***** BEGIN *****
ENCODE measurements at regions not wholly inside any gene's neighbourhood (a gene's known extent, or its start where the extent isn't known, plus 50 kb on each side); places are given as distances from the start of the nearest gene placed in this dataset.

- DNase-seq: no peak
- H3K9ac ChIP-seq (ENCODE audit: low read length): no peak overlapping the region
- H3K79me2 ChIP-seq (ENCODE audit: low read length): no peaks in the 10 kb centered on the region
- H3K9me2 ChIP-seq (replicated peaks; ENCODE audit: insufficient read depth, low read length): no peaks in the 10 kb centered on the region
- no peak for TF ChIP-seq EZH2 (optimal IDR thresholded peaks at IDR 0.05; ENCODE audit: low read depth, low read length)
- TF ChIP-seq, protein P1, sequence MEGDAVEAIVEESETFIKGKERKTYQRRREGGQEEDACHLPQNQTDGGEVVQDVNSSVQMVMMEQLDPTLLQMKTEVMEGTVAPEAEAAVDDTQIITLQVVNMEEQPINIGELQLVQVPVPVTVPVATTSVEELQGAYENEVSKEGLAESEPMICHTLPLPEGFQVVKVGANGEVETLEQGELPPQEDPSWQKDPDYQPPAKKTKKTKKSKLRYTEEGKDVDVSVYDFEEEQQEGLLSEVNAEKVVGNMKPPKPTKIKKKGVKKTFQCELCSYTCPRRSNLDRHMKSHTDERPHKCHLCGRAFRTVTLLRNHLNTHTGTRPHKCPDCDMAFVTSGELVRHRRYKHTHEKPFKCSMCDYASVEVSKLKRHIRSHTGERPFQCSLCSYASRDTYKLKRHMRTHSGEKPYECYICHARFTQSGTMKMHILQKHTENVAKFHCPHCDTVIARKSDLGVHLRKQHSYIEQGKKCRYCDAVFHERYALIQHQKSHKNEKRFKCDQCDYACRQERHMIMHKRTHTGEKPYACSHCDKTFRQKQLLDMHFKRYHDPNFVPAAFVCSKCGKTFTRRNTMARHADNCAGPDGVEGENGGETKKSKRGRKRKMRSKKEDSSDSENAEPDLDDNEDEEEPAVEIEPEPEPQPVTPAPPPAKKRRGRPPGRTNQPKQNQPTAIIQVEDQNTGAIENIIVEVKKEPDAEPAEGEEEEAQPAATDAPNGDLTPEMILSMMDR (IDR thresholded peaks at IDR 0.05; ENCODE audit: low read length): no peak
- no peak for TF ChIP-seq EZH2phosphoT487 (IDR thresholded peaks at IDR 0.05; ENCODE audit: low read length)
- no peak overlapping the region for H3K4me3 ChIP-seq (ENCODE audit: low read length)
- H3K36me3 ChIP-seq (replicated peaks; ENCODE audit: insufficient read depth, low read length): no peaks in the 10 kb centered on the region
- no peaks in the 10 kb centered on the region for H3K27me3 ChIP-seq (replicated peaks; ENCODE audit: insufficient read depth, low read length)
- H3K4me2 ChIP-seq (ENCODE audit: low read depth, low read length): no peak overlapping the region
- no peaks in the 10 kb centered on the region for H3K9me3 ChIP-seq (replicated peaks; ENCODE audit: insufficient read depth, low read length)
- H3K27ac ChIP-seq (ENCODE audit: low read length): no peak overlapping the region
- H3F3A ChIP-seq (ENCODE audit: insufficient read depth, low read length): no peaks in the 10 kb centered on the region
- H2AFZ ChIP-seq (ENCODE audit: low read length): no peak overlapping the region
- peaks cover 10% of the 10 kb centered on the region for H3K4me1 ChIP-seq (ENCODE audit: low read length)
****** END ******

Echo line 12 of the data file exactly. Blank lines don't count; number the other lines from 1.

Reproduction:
- H3K4me2 ChIP-seq (ENCODE audit: low read depth, low read length): no peak overlapping the region